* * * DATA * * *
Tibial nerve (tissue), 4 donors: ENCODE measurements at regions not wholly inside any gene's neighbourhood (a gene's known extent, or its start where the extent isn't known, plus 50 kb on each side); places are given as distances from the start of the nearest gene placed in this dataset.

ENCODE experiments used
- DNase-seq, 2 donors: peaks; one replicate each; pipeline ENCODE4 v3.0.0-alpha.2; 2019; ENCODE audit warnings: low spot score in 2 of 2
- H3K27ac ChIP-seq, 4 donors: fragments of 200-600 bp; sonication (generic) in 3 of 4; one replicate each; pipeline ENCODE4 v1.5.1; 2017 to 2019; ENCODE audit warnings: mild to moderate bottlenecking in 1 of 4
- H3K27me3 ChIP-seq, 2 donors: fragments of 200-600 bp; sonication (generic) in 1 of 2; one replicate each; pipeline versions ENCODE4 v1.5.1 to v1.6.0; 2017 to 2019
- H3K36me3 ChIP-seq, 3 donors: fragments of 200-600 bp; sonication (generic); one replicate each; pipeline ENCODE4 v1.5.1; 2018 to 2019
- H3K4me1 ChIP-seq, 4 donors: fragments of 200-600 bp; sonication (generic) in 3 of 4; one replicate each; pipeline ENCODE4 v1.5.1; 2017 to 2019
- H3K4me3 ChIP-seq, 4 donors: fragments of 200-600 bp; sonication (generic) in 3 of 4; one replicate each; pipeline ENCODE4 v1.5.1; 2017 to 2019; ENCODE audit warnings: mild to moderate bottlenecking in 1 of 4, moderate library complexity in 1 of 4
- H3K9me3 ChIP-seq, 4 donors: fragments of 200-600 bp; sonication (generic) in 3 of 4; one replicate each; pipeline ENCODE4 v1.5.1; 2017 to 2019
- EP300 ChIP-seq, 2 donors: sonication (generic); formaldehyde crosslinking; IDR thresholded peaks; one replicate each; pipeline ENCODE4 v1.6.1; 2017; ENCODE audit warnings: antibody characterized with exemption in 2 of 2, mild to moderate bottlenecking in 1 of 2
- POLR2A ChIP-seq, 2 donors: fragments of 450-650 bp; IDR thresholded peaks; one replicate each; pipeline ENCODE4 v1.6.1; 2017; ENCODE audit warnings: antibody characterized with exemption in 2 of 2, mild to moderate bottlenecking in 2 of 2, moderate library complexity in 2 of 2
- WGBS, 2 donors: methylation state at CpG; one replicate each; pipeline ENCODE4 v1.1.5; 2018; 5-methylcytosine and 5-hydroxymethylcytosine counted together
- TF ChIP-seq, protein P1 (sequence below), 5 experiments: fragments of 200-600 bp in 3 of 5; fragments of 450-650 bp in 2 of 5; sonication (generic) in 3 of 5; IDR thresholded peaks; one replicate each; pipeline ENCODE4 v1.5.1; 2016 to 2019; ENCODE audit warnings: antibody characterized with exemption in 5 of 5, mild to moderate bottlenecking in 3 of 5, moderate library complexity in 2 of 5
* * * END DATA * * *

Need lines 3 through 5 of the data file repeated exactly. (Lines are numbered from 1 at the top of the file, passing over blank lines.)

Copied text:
- DNase-seq, 2 donors: peaks; one replicate each; pipeline ENCODE4 v3.0.0-alpha.2; 2019; ENCODE audit warnings: low spot score in 2 of 2
- H3K27ac ChIP-seq, 4 donors: fragments of 200-600 bp; sonication (generic) in 3 of 4; one replicate each; pipeline ENCODE4 v1.5.1; 2017 to 2019; ENCODE audit warnings: mild to moderate bottlenecking in 1 of 4
- H3K27me3 ChIP-seq, 2 donors: fragments of 200-600 bp; sonication (generic) in 1 of 2; one replicate each; pipeline versions ENCODE4 v1.5.1 to v1.6.0; 2017 to 2019